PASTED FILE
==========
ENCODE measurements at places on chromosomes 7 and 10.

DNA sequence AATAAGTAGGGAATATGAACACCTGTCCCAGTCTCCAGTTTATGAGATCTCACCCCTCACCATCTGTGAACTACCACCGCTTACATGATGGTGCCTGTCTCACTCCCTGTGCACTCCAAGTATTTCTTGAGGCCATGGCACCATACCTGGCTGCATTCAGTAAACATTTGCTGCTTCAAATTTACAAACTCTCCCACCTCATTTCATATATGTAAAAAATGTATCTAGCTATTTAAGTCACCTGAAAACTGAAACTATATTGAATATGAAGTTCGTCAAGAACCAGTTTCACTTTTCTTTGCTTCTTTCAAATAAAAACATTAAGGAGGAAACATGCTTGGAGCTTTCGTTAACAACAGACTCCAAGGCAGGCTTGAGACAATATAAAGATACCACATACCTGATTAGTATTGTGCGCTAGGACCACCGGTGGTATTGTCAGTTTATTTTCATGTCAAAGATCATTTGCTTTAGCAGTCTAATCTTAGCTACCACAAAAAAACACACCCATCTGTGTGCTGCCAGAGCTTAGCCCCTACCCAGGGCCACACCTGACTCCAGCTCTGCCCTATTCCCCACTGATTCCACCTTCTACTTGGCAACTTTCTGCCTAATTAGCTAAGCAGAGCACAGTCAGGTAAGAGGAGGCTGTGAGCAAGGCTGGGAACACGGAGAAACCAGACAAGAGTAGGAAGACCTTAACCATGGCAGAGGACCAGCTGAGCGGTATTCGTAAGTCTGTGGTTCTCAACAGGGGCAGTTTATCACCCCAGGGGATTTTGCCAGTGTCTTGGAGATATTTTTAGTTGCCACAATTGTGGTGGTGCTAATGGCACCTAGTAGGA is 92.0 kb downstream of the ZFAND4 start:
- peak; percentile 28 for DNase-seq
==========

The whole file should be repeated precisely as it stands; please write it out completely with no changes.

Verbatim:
ENCODE measurements at places on chromosomes 7 and 10.

DNA sequence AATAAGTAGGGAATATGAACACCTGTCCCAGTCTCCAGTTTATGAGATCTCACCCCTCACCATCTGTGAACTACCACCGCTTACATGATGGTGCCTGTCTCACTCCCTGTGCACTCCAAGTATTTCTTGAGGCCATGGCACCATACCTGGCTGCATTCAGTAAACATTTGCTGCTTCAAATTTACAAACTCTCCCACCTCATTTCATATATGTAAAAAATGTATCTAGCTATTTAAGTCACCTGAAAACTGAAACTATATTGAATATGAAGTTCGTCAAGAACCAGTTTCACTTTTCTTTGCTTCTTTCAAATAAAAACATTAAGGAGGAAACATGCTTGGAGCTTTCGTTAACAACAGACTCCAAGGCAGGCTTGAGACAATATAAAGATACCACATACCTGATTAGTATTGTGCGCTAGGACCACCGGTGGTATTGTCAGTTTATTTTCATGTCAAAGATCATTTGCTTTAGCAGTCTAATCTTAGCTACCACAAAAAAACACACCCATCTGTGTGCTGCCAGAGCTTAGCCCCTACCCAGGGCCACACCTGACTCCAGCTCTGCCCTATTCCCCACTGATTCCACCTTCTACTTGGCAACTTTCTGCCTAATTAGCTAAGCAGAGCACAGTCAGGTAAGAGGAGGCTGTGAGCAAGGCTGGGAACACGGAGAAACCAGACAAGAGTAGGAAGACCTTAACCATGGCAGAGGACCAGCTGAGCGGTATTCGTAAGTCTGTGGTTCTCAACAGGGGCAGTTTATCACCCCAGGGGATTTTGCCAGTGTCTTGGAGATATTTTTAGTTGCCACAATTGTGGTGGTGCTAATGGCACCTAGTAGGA is 92.0 kb downstream of the ZFAND4 start:
- peak; percentile 28 for DNase-seq